The group of B vitamins includes eight individual essential vitamins. They're important for providing your body with the energy it needs for metabolic processes involved in your skin, brain, muscles and bones. Since the B vitamins are water soluble, it's important to eat foods containing sufficient amounts to maintain the proper recommended daily intake and prevent a vitamin B deficiency.
How Much Do You Need?
Each of the vitamins in the B-vitamin family shares some chemical characteristics and often coexists with other B vitamins. Every individual one has a different role in contributing to vitamin B benefits and each is required in different amounts by your body.
The Institute of Medicine has established how much vitamin B foods you should consume each day. The recommended daily amount depends on the type of B vitamin and your age and gender. As an average, adults should strive for:
- Vitamin B1(thiamine): 1.1 milligrams for women; 1.2 milligrams for men
- Vitamin B2 (riboflavin): 1.1 milligrams for women; 1.3 milligrams for men
- Vitamin B3 (niacin): 14 milligrams for women; 16 milligrams for men
- Pantothenic acid: 5 milligrams
- Vitamin B6: 1.3 to 1.7 milligrams, depending on age and gender
- Folic acid: 400 micrograms
- Vitamin B12: 2.4 micrograms
- Biotin: 30 micrograms
Vitamin B Foods
Most foods contain B vitamins in varying amounts. With the exception of B12, you can easily consume many vitamin B fruits, vegetables, seeds, nuts and grains by eating a balanced diet. Vitamin B12 is found only in animal-based foods, but some foods are fortified with B vitamins to help you achieve your recommended intake.
Meat, poultry, fish, seafood and dairy products, including eggs and cheese, and are B vitamin foods that naturally contain all eight of the B vitamins.
Below is information about all the B vitamin foods, including their role in keeping you healthy and how much is found in the top food sources.
Thiamine is needed for production of the energy your body requires for the growth, development, and cell function. Thiamine deficiency can cause anorexia, mental impairments, and muscle weakness, and may ultimately lead to a degeneration of your cardiovascular system.
There are plenty of foods that contain thiamine and the ones that top the list, sorted by serving size, include:
Pork chops (lean) –
96 percent daily value (DV) per 6-ounce chop
Salmon – 48 percent DV per 6-ounce filet
Flaxseed – 39 percent DV per ounce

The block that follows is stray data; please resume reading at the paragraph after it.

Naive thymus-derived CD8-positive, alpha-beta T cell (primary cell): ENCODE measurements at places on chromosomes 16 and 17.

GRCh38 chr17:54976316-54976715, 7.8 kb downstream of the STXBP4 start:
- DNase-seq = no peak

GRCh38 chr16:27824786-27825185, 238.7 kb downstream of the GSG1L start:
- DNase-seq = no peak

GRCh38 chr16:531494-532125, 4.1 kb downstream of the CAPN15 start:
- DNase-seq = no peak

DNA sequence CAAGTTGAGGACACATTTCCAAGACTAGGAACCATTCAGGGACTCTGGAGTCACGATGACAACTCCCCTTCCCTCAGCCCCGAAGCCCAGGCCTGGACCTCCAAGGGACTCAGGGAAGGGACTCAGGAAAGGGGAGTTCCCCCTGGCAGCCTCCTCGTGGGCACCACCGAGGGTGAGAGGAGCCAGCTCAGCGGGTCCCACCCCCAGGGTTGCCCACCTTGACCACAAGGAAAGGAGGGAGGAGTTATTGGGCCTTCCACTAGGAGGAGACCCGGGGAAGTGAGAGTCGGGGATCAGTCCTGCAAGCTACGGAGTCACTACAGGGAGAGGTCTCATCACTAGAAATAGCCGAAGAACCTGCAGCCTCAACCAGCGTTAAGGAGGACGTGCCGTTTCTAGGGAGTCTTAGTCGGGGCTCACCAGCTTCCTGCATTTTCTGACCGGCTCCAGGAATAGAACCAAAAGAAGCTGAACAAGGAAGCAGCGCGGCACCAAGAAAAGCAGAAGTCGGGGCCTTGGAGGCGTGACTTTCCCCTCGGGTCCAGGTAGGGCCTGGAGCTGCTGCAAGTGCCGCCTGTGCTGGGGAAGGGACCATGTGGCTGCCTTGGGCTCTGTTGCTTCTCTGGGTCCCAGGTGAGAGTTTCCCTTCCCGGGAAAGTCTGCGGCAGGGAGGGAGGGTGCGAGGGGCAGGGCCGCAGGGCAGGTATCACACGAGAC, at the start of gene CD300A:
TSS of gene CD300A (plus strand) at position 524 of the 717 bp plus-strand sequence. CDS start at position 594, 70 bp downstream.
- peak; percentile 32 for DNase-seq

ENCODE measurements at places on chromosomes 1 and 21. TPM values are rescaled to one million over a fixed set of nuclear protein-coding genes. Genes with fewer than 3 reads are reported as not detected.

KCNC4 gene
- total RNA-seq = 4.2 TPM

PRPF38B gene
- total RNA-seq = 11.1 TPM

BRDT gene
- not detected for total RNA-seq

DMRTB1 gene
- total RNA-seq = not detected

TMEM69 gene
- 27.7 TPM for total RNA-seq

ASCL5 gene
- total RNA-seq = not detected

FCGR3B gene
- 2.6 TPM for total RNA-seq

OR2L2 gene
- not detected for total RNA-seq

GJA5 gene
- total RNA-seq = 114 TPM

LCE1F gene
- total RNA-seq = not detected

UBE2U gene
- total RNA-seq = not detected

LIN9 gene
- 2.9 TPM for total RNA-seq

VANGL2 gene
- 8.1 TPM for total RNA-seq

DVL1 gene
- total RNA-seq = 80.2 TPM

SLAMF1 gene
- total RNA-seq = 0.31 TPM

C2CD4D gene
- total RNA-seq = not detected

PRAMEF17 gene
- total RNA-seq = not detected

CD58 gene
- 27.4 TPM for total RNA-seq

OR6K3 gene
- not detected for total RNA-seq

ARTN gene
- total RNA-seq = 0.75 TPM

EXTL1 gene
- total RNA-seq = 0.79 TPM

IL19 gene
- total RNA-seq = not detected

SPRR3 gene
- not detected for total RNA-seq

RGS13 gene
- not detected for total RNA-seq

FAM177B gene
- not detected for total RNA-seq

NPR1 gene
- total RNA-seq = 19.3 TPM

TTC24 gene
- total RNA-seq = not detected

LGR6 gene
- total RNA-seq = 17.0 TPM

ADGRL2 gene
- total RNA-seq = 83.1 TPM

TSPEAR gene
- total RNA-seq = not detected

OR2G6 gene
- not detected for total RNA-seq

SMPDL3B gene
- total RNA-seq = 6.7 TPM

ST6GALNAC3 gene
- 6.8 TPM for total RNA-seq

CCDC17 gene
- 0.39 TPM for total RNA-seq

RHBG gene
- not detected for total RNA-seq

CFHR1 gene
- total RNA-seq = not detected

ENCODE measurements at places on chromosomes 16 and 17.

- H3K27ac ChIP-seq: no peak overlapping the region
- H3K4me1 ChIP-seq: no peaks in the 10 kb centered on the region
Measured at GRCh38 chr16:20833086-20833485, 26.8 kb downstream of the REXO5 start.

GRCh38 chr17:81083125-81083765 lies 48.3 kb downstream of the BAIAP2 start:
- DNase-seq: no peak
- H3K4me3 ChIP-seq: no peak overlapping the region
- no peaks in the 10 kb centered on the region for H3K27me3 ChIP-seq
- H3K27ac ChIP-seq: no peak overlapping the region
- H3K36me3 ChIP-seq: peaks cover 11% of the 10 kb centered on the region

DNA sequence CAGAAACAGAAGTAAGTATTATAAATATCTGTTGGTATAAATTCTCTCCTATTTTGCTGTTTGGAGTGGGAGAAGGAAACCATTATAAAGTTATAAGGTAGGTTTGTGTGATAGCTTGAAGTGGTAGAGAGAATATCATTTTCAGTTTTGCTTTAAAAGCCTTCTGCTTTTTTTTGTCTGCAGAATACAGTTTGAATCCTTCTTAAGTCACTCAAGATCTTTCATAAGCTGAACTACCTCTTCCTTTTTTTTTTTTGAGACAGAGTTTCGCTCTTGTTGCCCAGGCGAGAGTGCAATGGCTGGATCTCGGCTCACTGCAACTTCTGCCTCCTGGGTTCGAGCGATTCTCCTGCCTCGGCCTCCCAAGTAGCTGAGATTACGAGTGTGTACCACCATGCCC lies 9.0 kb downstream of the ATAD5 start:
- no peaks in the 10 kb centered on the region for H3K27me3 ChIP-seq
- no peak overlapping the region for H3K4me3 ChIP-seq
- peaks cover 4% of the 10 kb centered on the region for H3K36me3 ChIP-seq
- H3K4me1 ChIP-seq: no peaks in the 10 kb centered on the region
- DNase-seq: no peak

Navy beans – 36 percent DV per cup
Green peas (cooked)
– 35 percent DV per cup
Riboflavin is required for your body to break down carbohydrates, proteins and fats. It's important to the health of your skin, eyes, blood cells and digestive tract. A riboflavin deficiency can lead to cracked and reddened lips, inflammation of the mouth, mouth ulcers, sore throat and even iron-deficiency anemia.
Beef (skirt steak) – 112 percent DV per 6-ounce steak
Fortified tofu – 76 percent DV per cup
Low fat milk – 69 percent DV per 16-ounce glass
Salmon – 64 percent DV per 6-ounce fillet
– 38 percent DV per cup
Your body uses niacin for many functions, including maintaining your brain and heart. Niacin is used to treat high cholesterol, skin conditions and mood disorders. A severe deficiency of niacin can result in pellagra, with symptoms of rough skin, bright red tongue, behavior abnormalities, gastrointestinal disorders and depression.
Many breads, cereals and infant formulas are enriched with niacin. Many foods are natural sources of niacin and ones that offer the most per serving size are:
Tuna (yellowfin) – 234 percent DV per 6-ounce fillet
Chicken breast – 100 percent DV per 6-ounce breast
Pork chops (lean) – 85 percent DV in a 6-ounce chop
Beef (skirt steak) – 60 percent DV per 6-ounce serving
47 percent DV per cup, sliced
Pantothenic Acid-Rich Foods
Pantothenic acid helps your body synthesize hormones in the adrenal glands, which may make it easier for you to cope with stressful situations. That's why it's known as the "anti-stress" vitamin. Although rare, a deficiency of pantothenic acid can cause of irritability, fatigue, apathy, numbness and muscle cramps. In some cases, it can lead to increased sensitivity to insulin or hypoglycemia.
Almost all plant- and animal-based foods contain various amounts of pantothenic acid. Some breakfast cereals and beverages, such as energy drinks, are enriched with pantothenic acid. Your body can absorb only 40 to 61 percent of pantothenic acid from foods.
Shiitake mushrooms (cooked)
– 104 percent DV per cup